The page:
Was your relationship weird at all because you had the mixed race thing going on that she would have never had to deal with?
It was weird for her, I think. And, sure, I guess it was weird for me in some ways. When I was an early teen, particularly, not being one definite thing could be really confusing. Where do I fit in? Who am I? But I went through that experience with her. We talked. All the time. Being a mixed race kid – she’s half German and English my Dad’s Japanese – I was told over and over again that I was ‘different’. And all you want to be at that age, of course, is the same. You feel kind of betrayed by yourself.

By your genes?
Yeah. I mean, seriously. But the lucky thing for me was that fashion embraced me and took all that boring garbage about being accepted and not being different away for me. Being different was spun on its head and turned into this really positive thing. People forget that the fashion industry can be courageous like that. There’s a certain courage that makes it a remarkable, even honourable profession. It encourages defying convention. Which is incredible, really. But the growing pains were there before fashion found me. It must have been so interesting for my Mom. I mean, sometimes I would say to her ‘why did you have me?’

What an existential question to throw on her!
Well, we’re talking when I was 12 here, so it’s everyone’s existential year. She knew what to expect. And she was completely sure of her belief about having a mixed race family. This was not a normal thing back then. It was pushing the envelope for her generation. She was 23 when she met my dad and she’s 55 now, so it was unconventional. Even her family, who were mostly back in Buffalo, had a problem with it. It raised eyebrows, shall we say. But she didn’t give a sh... damn. And that kind of strength and convictioncannot help but shape you as a child. And then fashion gave me more courage, because I was very young when I started.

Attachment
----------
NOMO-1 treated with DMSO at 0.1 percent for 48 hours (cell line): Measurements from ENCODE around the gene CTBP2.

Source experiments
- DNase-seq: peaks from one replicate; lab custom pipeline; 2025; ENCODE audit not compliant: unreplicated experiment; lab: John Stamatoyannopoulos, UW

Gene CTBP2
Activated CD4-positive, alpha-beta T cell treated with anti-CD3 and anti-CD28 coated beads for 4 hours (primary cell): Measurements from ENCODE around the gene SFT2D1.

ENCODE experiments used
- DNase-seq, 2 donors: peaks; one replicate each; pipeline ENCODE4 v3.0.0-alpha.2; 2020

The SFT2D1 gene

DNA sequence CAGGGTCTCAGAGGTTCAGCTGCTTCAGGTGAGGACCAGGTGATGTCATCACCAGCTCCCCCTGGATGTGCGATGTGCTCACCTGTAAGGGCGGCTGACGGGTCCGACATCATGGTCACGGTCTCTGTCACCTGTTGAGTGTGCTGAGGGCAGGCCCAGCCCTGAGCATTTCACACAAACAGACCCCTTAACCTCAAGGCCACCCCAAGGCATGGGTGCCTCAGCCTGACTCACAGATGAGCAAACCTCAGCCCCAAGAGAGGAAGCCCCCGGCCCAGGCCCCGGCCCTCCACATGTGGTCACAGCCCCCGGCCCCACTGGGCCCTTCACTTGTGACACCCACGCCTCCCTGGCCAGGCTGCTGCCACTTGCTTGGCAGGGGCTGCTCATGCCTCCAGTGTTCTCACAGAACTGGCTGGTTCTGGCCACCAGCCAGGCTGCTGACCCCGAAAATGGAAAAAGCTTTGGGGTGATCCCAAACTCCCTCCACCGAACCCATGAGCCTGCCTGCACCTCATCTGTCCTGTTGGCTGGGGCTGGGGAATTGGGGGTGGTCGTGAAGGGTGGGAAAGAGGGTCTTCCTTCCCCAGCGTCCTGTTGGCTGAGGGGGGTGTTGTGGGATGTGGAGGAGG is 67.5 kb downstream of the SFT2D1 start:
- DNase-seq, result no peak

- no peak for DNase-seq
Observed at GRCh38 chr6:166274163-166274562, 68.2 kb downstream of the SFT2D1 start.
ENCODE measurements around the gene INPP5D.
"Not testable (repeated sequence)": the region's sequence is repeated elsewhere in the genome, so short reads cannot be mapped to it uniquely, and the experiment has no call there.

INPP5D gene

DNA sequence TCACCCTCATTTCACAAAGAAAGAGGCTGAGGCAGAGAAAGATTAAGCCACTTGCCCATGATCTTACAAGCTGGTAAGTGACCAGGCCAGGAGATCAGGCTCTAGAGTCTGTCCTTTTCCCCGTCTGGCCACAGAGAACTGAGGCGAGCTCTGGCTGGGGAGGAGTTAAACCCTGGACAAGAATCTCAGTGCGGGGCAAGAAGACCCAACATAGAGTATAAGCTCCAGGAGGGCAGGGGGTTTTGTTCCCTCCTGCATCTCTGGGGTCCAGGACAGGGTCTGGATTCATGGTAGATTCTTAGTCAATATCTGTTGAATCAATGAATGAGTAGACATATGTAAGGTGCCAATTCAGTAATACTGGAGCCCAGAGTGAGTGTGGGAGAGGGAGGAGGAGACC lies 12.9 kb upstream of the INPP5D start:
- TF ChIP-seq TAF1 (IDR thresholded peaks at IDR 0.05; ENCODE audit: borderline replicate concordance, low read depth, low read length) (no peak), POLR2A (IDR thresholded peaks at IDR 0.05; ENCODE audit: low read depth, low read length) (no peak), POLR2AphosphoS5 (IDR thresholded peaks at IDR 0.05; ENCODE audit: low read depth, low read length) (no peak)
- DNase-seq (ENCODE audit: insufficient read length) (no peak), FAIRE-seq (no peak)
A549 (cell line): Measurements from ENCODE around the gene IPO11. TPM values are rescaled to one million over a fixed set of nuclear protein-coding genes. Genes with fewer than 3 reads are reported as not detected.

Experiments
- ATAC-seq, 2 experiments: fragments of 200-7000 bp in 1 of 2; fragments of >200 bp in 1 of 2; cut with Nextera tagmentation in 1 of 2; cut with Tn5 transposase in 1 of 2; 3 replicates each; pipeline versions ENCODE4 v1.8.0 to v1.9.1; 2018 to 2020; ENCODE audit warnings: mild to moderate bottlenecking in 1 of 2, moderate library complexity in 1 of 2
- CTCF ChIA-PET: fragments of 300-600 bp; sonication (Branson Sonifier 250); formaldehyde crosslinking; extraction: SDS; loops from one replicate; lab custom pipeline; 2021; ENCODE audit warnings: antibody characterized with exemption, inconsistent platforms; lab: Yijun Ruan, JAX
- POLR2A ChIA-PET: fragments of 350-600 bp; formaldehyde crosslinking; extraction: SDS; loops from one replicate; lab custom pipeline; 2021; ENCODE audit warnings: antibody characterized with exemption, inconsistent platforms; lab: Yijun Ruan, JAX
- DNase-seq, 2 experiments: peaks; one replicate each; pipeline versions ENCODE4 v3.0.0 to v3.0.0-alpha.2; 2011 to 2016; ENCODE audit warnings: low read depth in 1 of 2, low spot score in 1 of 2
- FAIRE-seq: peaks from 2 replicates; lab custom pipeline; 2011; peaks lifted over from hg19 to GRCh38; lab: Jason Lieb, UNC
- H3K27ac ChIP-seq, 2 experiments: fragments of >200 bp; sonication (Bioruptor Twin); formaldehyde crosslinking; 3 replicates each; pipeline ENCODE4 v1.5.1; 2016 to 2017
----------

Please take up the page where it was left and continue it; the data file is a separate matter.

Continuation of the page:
I know. At 13 didn’t you think ‘Who are all these weird fashion people?’ that you were suddenly surrounded by?
No, not at all. I was a little punk rocker. I felt happy. Nobody ever scared me in that world. Not even from the start. I didn’t know much about fashion when I began. I knew a bit of culture around it. Obviously I knew and adored Vivienne Westwood because of the punk thing. But the thought of being a model had never even crossed my mind for a second.